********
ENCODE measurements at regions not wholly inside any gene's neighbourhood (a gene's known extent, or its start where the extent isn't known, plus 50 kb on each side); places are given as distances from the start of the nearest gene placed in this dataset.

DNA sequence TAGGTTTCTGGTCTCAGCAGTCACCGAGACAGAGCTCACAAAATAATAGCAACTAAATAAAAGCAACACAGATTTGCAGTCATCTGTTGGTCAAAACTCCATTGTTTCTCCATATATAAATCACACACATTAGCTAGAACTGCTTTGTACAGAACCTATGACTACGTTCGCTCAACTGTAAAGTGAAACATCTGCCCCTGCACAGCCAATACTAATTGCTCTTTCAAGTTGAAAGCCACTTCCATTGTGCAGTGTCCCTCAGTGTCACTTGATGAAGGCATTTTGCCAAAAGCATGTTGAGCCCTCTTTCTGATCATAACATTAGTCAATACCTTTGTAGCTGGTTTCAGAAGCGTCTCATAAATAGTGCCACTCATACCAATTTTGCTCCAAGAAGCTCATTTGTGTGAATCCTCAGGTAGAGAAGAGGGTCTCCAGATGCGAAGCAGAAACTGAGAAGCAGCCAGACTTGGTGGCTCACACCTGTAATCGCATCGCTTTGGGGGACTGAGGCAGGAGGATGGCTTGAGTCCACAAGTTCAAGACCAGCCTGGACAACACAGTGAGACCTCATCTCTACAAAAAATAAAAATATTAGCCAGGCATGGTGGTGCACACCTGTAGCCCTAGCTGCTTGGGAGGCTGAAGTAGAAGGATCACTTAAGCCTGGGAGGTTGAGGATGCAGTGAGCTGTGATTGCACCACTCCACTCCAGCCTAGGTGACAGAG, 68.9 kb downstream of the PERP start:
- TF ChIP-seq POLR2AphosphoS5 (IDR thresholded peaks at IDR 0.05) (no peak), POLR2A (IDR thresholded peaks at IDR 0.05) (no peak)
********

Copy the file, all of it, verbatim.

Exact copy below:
ENCODE measurements at regions not wholly inside any gene's neighbourhood (a gene's known extent, or its start where the extent isn't known, plus 50 kb on each side); places are given as distances from the start of the nearest gene placed in this dataset.

DNA sequence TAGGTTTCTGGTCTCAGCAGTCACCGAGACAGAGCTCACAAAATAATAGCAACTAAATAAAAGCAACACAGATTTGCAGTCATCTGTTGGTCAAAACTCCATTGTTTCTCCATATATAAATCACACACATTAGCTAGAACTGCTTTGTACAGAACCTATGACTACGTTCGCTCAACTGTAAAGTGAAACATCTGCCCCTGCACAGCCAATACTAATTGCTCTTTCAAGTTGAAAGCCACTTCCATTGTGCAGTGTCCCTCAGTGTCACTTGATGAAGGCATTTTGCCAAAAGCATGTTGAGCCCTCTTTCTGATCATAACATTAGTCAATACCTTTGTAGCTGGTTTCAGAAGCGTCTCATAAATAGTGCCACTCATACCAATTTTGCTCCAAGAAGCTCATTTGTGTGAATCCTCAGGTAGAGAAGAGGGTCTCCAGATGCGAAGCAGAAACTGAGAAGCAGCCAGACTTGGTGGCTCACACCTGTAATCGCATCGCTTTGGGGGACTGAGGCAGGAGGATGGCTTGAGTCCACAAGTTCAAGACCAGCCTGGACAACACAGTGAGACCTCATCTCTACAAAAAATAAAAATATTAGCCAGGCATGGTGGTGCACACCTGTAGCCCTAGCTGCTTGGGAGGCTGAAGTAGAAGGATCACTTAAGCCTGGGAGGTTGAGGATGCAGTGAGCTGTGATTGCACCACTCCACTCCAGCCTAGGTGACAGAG, 68.9 kb downstream of the PERP start:
- TF ChIP-seq POLR2AphosphoS5 (IDR thresholded peaks at IDR 0.05) (no peak), POLR2A (IDR thresholded peaks at IDR 0.05) (no peak)